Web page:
When I turned on the radio this morning I nearly fell out of bed when I heard the news headlines announcing the bombshell that Donald Trump had fired the American FBI chief, James Comey. If the same sort of thing had happened on an episode of Homeland you’d probably think it was compelling viewing but hardly realistic.
Yet there is nothing fictional about this gob-smacking thriller unfolding in Washington.
You’re probably well aware that the stated reason Trump is giving for firing Comey is because he claims he made a mess of previous investigations into Hillary Clinton’s use of a private email server during her time as Secretary of State.
But of course many suspect the real reason behind Comey’s dismissal is down to the FBI’s other investigation into possible links between Russia and the Trump 2016 presidential campaign. If the FBI was to prove that Russia meddled in the elections and got Trump elected then his position in office would be extremely shaky. Comey seemed determined to expose any potential skulduggery between the Russians and Trump’s campaign. Now he’s been firmly stopped in his tracks from doing so.
And now those seeking clarity on any Russian interference in the elections fear that Comey’s demise heralds the end of that investigation.
Over the last few hours I’ve been following the plethora of views coming from the US on Comey’s sacking including comments from journalists, politicians, civil libertarians, spin doctors and commentators.
Predictably it seems that most of the Republicans in the US Congress are supporting Trump with the odd few expressing some reservations about the sacking and even fewer openly condemning it.
The 2008 Republican Party’s presidential nominee senior Senator John McCain (R-AZ) issued a fairly muted response to the sacking but you’d hardly call it an excoriating condemnation.
“While the President has the legal authority to remove the Director of the FBI, I am disappointed in the President’s decision to remove James Comey from office. James Comey is a man of honor and integrity, and he has led the FBI well in extraordinary circumstances. I have long called for a special congressional committee to investigate Russia’s interference in the 2016 election. The president’s decision to remove the FBI Director only confirms the need and the urgency of such a committee.”
So far then it looks like this latest tornado from the White House isn’t crushing Trump’s support within the Republican political establishment. And while some Republicans may be expressing reservations in private, they certainly don’t appear ready to come out all guns blazing against their man on Penn Ave.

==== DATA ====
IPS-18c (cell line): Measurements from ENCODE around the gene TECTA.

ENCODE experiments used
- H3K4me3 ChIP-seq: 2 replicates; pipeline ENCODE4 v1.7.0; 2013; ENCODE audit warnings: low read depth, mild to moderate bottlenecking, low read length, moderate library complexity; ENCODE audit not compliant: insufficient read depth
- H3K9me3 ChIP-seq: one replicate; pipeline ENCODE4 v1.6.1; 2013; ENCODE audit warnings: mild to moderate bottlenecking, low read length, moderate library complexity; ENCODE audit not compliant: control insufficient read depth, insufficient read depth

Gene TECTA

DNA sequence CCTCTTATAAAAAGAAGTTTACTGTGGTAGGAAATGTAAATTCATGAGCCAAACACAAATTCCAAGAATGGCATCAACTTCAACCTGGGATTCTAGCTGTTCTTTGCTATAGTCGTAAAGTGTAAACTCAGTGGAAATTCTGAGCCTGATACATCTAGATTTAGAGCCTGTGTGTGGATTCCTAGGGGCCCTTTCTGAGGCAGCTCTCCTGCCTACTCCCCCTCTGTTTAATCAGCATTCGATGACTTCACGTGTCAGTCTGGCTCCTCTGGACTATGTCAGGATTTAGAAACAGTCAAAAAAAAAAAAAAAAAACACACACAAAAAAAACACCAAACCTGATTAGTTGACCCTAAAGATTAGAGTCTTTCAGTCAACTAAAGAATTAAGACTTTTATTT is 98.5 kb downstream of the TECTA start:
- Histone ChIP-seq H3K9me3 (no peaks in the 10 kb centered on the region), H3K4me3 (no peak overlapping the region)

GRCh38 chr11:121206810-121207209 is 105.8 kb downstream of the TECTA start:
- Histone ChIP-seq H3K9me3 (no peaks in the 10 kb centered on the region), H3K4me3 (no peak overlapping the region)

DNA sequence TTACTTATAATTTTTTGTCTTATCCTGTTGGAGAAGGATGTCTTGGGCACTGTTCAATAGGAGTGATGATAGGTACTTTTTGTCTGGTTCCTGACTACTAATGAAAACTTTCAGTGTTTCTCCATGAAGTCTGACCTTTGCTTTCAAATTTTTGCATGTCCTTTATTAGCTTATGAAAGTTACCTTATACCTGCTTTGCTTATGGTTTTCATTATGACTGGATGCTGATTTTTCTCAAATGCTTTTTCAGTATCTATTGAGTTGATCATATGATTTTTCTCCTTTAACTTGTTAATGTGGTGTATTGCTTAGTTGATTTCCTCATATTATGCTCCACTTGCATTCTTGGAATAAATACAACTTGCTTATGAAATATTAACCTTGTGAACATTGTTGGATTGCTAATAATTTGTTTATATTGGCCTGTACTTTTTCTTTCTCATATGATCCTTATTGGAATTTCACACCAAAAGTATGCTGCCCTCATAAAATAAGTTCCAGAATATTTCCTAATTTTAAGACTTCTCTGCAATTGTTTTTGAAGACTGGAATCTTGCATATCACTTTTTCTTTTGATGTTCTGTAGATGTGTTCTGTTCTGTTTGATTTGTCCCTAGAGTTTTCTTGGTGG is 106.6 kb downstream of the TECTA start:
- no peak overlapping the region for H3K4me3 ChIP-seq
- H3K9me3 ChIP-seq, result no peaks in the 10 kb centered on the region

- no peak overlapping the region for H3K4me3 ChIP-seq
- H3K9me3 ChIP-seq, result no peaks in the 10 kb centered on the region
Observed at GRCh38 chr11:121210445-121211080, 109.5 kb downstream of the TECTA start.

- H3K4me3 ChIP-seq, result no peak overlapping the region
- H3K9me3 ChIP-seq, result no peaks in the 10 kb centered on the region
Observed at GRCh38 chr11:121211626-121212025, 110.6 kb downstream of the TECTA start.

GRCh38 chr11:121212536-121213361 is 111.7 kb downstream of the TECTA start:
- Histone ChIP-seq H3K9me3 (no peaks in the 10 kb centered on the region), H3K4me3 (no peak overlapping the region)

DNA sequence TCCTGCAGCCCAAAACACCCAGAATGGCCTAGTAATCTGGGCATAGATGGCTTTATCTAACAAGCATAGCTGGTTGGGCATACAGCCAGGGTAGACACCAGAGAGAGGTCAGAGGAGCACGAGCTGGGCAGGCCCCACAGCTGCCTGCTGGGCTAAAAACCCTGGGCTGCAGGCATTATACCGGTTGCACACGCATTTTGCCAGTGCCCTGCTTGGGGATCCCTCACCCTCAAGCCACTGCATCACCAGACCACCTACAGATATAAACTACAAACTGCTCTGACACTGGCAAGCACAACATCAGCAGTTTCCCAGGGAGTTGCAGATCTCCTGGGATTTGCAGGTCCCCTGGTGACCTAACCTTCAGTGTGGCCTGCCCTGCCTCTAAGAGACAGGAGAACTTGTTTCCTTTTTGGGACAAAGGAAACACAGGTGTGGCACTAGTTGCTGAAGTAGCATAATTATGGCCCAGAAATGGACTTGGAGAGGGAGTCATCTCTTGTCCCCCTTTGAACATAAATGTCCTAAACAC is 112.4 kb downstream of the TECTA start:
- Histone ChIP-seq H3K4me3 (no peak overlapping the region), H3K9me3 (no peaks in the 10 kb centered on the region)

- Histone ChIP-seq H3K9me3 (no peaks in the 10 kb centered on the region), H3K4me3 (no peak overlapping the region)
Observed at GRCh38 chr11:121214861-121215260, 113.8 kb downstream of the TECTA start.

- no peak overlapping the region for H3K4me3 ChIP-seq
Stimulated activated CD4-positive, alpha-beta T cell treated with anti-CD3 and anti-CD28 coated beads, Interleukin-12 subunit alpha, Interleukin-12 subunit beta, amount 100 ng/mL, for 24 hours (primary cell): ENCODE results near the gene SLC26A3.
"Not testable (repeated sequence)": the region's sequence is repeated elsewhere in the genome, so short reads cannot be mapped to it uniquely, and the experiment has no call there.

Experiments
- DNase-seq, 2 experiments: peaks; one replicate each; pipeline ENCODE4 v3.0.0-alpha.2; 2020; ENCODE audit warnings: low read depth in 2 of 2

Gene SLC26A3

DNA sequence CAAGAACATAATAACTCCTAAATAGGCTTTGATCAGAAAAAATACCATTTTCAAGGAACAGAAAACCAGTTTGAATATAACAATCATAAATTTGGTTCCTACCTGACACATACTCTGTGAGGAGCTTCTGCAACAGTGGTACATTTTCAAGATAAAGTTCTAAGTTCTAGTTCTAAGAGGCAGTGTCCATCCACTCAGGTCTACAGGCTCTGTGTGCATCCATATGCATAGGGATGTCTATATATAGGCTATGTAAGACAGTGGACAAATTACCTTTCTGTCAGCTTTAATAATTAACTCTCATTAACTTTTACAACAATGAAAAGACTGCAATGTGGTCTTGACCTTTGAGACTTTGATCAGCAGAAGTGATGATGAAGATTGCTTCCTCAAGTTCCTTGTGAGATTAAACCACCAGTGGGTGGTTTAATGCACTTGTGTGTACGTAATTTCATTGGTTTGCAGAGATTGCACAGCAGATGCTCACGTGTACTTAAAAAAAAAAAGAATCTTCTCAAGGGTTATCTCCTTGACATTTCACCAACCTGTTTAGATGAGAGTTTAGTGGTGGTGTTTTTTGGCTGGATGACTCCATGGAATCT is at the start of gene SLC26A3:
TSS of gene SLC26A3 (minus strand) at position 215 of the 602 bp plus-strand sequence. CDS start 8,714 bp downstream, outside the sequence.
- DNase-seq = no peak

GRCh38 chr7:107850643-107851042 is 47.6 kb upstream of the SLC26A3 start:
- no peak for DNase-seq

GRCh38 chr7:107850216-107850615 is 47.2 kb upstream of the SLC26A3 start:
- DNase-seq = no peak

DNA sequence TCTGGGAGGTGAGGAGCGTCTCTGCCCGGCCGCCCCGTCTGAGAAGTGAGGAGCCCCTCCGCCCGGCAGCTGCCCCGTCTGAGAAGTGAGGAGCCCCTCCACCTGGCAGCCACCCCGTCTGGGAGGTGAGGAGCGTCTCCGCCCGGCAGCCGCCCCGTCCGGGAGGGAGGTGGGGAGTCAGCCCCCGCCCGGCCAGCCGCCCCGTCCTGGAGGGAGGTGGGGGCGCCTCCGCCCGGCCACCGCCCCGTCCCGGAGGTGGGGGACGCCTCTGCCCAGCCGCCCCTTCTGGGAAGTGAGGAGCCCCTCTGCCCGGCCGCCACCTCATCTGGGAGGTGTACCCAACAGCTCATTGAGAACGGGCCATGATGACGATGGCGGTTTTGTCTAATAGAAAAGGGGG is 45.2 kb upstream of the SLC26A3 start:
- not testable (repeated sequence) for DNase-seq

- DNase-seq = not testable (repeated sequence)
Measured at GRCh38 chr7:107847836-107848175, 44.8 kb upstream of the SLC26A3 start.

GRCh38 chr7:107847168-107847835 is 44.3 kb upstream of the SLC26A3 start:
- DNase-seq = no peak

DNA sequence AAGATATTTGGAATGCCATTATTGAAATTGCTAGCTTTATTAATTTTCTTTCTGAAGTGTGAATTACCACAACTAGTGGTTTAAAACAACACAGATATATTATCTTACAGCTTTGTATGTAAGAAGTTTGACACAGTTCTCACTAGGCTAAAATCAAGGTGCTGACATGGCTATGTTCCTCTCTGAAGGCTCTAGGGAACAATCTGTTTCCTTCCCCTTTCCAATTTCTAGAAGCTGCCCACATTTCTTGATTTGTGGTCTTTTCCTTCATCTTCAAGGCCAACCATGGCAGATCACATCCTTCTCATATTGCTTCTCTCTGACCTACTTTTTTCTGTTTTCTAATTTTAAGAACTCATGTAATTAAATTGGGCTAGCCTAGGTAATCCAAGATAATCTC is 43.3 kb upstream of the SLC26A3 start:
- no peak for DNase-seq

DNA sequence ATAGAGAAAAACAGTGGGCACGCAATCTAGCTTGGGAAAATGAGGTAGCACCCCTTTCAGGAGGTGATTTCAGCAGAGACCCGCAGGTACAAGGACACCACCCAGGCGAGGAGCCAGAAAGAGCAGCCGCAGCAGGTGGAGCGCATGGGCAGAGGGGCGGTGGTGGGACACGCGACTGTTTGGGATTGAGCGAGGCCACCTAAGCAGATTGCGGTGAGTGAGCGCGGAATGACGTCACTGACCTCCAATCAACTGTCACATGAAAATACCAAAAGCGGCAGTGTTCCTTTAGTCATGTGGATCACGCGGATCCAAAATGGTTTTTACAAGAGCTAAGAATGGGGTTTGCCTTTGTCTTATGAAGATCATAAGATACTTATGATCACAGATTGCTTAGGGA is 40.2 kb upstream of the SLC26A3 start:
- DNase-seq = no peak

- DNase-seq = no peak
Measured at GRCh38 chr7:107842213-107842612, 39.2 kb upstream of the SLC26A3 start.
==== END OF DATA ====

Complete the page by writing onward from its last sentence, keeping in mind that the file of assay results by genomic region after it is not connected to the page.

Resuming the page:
So far so Republican. But what about the Democrats? Well of course they’ve been having a field day with one more outraged than the next.
Take the following tweets as examples:
And when you leave the politicians aside, the language ratchets up even further. Here’s what the Executive Director of the American Civil Liberties Union, Anthony D. Romero said in a statement issued today.
“The independence of the FBI director is meant to ensure that the president does not operate above the law. For President Trump to fire the man responsible for investigating his own campaign’s ties to the Russians imperils that fundamental principle.
“Regardless of how one judges the performance of James Comey in either the Hillary Clinton or Russia investigations, President Trump’s dismissal of a sitting FBI director raises serious alarm bells for our system of checks and balances.”
Even more interesting was the slew of tweets that came from Hillary Clinton’s former campaign director Robby Mook. Now remember the Democrats have blamed Comey for scuppering Clinton’s election chances when he pursued his investigations into her email history. And so Mook is no fan of the erstwhile FBI chief. But he had this to say on his twitter account.
Mook posted the below update later.
The Washington’s Post columnist Eugene Robinson went even further by describing Comey’s sacking as ‘the most thuggish, venal act committed by a U.S. president since Richard Nixon’s desperate Saturday Night Massacre. In his scathing column, Robinson accused Trump of “attempting a power play straight from the playbook of some tinhorn dictator and he believes he will get away with it”.
These are strong words but will they sway public opinion? And more importantly, will this latest ploy of Trump’s be enough to weaken the powers of the FBI and prevent its investigation into those alleged links between his campaign and the Russians? If that happens then Eugene Robinson’s reference to the ‘tinhorn dictator’ may end up being a particularly insightful description.